In basic terms, cavalry are mounted troops, riding into battle on horseback. Their typical armament consists of a straight or curved sword or sabre used to thrust and/or hack at enemy infantry, artillery, or other cavalrymen. However, the term "cavalry" is a broad one, in fact describing two very different types of cavalry: heavy and light.
Heavy cavalry fulfills a role akin to the knights of medieval times. Armed with heavy sabers and mounted on large, muscled warhorses, they act as shock troops, charging headlong into enemy lines to sow havoc and confusion in their ranks. Units such as the Cuirassier and Garde du Corps of Wstern Europe and the Winged Hussars of Poland-Lithuania are prime examples of heavy cavalry.
Light cavalry, on the other hand, are somewhat more versatile. Commonly used as scouts and pickets, light cavalry could also be a formidable force on the battlefield, using their mobility to outflank enemy forces or run down fleeing opponents. Examples of light cavalry include Hussars, Lancers, and Light Dragoons.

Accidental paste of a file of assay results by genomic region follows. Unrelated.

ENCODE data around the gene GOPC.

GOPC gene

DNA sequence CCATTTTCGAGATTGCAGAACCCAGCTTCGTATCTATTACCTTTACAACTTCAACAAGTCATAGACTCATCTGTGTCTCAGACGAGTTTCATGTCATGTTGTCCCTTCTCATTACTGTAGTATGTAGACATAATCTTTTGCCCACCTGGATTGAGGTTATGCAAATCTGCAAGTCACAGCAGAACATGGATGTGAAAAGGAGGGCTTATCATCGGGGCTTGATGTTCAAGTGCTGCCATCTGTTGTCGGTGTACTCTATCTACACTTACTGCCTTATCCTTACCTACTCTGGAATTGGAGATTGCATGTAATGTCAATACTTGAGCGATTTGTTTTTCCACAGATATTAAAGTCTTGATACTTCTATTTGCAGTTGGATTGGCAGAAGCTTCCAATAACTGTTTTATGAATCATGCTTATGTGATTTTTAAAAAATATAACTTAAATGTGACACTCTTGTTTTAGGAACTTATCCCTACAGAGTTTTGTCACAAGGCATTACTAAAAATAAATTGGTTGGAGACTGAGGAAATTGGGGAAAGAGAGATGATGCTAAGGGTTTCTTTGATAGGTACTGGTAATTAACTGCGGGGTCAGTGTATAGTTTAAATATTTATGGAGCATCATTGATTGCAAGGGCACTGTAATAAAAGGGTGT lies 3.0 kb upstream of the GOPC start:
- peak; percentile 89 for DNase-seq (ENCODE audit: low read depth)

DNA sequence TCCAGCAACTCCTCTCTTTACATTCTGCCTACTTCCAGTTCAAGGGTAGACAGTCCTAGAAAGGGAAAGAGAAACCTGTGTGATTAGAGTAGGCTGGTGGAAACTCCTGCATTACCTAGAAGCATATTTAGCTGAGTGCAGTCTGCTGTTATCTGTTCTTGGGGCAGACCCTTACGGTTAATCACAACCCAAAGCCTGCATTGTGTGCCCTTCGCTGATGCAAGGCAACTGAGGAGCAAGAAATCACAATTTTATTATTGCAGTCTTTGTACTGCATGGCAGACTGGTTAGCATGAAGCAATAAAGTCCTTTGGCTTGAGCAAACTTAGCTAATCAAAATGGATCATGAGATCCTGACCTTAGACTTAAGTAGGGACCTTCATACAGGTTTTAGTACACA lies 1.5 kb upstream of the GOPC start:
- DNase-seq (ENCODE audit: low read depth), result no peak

Cavalry's effectiveness can be diminished by effective countermeasures. Light infantry and rifles are able to deploy stakes, a crude barricade which can kill onrushing cavalry by impalement (although the stakes break eventually after killing a certain amount of cavalry). Well-prepared ranged infantry can kill scores of charging cavalry before they even make contact, and most infantry are superior to cavalry in a prolonged melee thanks to their higher numbers and generally better defense values.